The White Night riots were a series of violent events sparked by an announcement of the lenient sentencing of Dan White, for the assassinations of San Francisco Mayor George Moscone and of Harvey Milk, a member of the city’s Board of Supervisors who was the first openly gay elected official in the United States. The events took place on the night of May 21, 1979 (the night before what would have been Milk’s 49th birthday) in San Francisco. Earlier that day, White had been convicted of voluntary manslaughter, the lightest possible conviction for his actions. [White’s lawyers successfully presented the famous “Twinkie defense”: from Wikipedia: “White’s defense was that he suffered diminished capacity as a result of his depression. His change in diet from healthy food to Twinkies and other sugary food was said to be a symptom of depression. Contrary to common belief, White’s attorneys did not argue that the Twinkies were the cause of White’s actions, but that their consumption was symptomatic of his underlying depression.” His lawyers did not present a “gay panic” defense, but it was often suggested that this was the source of his depression.] That White was not convicted of first-degree murder (of which he was originally charged) had so outraged the city’s gay community that it set off the most violent reaction by gays since the 1969 Stonewall Riots in New York City [which started with a protest against police actions, namely raids on gay bars] (which is credited as the beginning of the modern gay-rights movement in the United States).

The gay community of San Francisco had a longstanding conflict with the San Francisco Police Department. White’s status as a former police officer intensified the community’s anger at the SFPD. Initial demonstrations took place as a peaceful march through the Castro district of San Francisco. After the crowd arrived at the San Francisco City Hall, violence began. The events caused hundreds of thousands of dollars’ worth of property damage to City Hall and the surrounding area, as well as injuries to police officers and rioters.

Several hours after the riot had been broken up, police made a retaliatory raid on a gay bar in San Francisco’s Castro District. Many patrons were beaten by police in riot gear. Two dozen arrests were made during the course of the raid, and several people later sued the SFPD.

The theme for protest riots comes from Peter Finch’s character Howard Beale in the film Network:

“I’m as mad as hell, and I’m not going to take this anymore!”

The riot tour: police riots. Note the police retaliation for the White Night riots: in effect, a riot of their own. Now we are in the world of police riots. From Wikipedia:

A police riot is a riot carried out by the police; a riot that the police are responsible for instigating, escalating or sustaining as a violent confrontation; an event characterised by widespread police brutality; a mass police action that is violently undertaken against members of the public for the purpose of political repression. The term “police riot” was popularized after its use in the Walker Report, which investigated the events surrounding the 1968 Democratic National Convention in Chicago to describe the “unrestrained and indiscriminate” violence that the police “inflicted upon persons who had broken no law, disobeyed no order, made no threat.” In this sense a police riot refers to rioting carried out by the police (or those acting in a police capacity) rather than a riot carried out by people who may be motivated to a greater or lesser degree by grievances with the police (see the 1981 Toxteth riots [in inner-city Liverpool] or the 1992 Los Angeles Riots for examples of riots over policing rather than police riots).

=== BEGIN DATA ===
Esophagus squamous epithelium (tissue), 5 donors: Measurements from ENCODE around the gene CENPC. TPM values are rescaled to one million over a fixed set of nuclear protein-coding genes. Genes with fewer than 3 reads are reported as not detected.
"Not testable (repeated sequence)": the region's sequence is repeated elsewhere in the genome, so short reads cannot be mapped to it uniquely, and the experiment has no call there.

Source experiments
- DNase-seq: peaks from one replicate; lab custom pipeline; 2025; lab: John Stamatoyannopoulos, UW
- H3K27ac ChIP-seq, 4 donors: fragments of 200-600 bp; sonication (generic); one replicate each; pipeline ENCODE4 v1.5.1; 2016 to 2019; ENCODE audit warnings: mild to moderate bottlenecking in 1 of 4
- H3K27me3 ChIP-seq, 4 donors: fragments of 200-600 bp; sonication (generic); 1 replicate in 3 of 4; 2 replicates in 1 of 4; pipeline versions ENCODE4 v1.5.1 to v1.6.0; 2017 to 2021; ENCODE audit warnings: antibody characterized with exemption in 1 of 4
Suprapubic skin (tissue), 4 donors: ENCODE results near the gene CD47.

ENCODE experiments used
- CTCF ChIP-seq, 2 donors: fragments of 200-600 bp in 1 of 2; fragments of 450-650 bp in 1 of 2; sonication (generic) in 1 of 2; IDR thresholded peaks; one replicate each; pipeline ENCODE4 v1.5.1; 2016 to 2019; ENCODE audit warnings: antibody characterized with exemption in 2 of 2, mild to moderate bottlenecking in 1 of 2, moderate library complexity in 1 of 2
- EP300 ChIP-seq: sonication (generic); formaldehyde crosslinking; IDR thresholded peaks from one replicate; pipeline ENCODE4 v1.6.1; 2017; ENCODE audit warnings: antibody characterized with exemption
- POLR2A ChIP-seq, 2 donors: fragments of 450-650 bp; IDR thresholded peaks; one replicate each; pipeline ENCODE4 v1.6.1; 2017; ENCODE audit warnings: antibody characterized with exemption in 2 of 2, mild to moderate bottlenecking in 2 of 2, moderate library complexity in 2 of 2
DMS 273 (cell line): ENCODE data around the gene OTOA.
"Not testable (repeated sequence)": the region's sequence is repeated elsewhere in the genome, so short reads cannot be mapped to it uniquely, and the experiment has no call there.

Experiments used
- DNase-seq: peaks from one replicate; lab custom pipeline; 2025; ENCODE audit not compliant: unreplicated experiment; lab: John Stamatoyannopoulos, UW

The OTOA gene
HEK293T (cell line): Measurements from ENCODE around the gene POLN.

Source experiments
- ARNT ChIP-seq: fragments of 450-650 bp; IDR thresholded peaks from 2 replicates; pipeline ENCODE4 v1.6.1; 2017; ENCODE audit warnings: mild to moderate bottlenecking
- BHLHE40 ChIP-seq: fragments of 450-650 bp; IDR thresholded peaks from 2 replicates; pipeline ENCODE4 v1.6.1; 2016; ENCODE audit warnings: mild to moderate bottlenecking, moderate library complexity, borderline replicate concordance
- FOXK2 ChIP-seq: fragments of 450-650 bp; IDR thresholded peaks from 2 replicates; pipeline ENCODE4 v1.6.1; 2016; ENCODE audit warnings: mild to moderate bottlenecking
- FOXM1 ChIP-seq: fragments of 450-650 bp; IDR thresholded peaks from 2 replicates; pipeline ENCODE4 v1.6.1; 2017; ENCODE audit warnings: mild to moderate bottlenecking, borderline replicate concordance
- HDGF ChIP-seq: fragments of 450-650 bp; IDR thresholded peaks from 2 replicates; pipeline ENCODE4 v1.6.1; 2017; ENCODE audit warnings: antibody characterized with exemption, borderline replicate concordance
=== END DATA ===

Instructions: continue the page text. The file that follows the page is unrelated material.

Riot tour: celebratory riots. From a site on college riots:

Over the past few decades, the three things that have been typically associated with the outbreak of a riot in the U.S. are race, war, and sporting events (celebratory riots). With all of the political opinions and team spirit prevalent on a college campus, it’s easy to see why so many riots do take place on or near college grounds.

Ohio State (where I taught from 1969-95 and where I still hold an emeritus appointment) has had its share of campus riots, in particular one that began as a protest (in April 1970) against the Vietnam War, was exacerbated by the Kent State shootings on May 4, and then was elevated (by actions of the governor) into a civil conflict. And then a series of notable celebratory campus riots in 2001-3:

April 2001: the first Chittfest block party riot, which began with house parties on and near Chittenden St., north of the campus